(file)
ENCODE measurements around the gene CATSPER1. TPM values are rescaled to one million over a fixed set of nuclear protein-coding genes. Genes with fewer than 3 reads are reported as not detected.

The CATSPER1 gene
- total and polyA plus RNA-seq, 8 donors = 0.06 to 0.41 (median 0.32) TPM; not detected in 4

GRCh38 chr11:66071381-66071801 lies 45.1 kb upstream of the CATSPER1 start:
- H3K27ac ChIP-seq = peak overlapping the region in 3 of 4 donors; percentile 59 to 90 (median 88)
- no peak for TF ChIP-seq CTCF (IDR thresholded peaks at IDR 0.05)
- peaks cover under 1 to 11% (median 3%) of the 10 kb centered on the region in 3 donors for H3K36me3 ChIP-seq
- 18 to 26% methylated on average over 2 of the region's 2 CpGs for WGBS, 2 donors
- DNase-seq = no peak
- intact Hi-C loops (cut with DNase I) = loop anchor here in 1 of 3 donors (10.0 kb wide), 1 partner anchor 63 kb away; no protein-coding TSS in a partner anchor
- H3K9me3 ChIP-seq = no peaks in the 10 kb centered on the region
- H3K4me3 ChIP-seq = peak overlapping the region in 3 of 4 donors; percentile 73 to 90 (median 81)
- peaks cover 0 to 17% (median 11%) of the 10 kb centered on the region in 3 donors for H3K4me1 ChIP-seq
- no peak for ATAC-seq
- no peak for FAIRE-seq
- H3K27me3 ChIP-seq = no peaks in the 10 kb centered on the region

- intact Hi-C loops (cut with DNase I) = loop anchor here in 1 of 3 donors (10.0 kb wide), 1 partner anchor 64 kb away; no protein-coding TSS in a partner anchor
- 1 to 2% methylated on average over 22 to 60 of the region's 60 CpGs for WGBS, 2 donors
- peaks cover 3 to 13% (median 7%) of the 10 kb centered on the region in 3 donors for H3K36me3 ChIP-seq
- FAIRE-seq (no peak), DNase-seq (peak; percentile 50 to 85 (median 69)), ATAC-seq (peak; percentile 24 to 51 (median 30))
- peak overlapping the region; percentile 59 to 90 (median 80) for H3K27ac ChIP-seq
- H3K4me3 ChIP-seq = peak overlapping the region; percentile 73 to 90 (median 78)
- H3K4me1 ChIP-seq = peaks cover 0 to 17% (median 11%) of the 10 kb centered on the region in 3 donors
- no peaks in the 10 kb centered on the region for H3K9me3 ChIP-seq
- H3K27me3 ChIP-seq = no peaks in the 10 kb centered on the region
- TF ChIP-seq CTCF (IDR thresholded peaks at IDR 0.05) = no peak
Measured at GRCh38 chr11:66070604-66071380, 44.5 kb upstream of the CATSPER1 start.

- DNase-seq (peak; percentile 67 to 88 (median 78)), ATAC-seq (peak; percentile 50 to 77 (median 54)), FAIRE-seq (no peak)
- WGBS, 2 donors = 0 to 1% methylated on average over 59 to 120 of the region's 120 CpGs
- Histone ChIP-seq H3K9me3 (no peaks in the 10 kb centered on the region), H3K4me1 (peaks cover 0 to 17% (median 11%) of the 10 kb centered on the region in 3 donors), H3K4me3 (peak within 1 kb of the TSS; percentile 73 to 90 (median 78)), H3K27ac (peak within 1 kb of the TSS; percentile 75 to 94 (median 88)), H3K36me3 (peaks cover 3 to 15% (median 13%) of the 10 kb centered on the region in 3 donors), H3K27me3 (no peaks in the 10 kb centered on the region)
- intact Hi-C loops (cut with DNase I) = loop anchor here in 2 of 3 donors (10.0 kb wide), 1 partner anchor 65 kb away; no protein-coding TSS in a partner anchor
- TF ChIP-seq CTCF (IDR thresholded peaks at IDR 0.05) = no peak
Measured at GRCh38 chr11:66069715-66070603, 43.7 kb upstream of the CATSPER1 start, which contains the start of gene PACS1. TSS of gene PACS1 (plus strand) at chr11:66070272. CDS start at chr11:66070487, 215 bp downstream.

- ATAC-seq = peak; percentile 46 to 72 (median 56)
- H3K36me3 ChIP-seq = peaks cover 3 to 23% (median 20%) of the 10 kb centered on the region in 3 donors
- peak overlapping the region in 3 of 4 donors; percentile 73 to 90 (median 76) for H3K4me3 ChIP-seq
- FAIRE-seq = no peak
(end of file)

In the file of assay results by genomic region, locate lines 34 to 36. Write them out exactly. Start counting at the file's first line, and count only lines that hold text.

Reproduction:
- ATAC-seq = peak; percentile 46 to 72 (median 56)
- H3K36me3 ChIP-seq = peaks cover 3 to 23% (median 20%) of the 10 kb centered on the region in 3 donors
- peak overlapping the region in 3 of 4 donors; percentile 73 to 90 (median 76) for H3K4me3 ChIP-seq